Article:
How to Set Up a Hack WeekWednesday 19 February 2020
If ‘hack week’ sounds like Silicon Valley jargon, that’s because it is. Hack weeks originate in the world of tech – data science to be exact. They are essentially a way to empower your team and encourage innovation; teams are given the chance to work on any idea that they believe will really benefit the company. That could be a new product or service, or could be a new internal process or system.
The people who try hack weeks seem to love them. Spotify, Dropbox and Adobe are all big advocates of hack weeks and have actively tried to persuade others to try them. Others have followed suit. “Working with new people with different perspectives taught me so much that I wouldn’t have been able to learn in my day job, and talking with the people mired in some of these challenges that we’re trying to solve with the smart workspace was really good,” says Daniel Horn, an engineer at Dropbox.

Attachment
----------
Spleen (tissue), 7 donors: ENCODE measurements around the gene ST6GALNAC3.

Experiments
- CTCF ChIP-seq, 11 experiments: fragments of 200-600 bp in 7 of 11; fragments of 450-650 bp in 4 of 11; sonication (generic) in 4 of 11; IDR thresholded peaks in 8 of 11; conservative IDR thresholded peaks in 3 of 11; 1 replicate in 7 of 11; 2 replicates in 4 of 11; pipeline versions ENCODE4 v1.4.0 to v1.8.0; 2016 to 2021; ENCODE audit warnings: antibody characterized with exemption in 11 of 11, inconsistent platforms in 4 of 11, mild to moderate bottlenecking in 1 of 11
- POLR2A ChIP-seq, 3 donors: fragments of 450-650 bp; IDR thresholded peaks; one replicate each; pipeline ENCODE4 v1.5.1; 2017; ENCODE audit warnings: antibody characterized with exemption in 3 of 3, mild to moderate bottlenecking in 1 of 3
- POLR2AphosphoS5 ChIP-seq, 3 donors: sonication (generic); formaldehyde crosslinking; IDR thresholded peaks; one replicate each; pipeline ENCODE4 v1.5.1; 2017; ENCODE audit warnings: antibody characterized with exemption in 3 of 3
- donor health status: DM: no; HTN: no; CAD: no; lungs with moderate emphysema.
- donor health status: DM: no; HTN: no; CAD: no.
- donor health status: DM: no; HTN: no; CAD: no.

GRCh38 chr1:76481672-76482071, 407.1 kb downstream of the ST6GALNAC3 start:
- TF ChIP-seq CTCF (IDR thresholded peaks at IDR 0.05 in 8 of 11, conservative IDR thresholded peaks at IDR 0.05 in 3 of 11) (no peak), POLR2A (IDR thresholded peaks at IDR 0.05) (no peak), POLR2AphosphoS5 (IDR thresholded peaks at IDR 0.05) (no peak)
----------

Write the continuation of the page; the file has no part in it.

That’s all well and good for large tech companies, but can the idea work elsewhere? Hack weeks certainly have the potential to create a more engaged workforce and more collaborative culture, but it has to be done right. Just introducing it without preparation will not work.
Here are some tips to help you get it right.
Get Your Culture Right
If you have a command and control-type management style, suddenly introducing a hack week will not work. Likewise, if you’re a meeting-heavy team, you might struggle.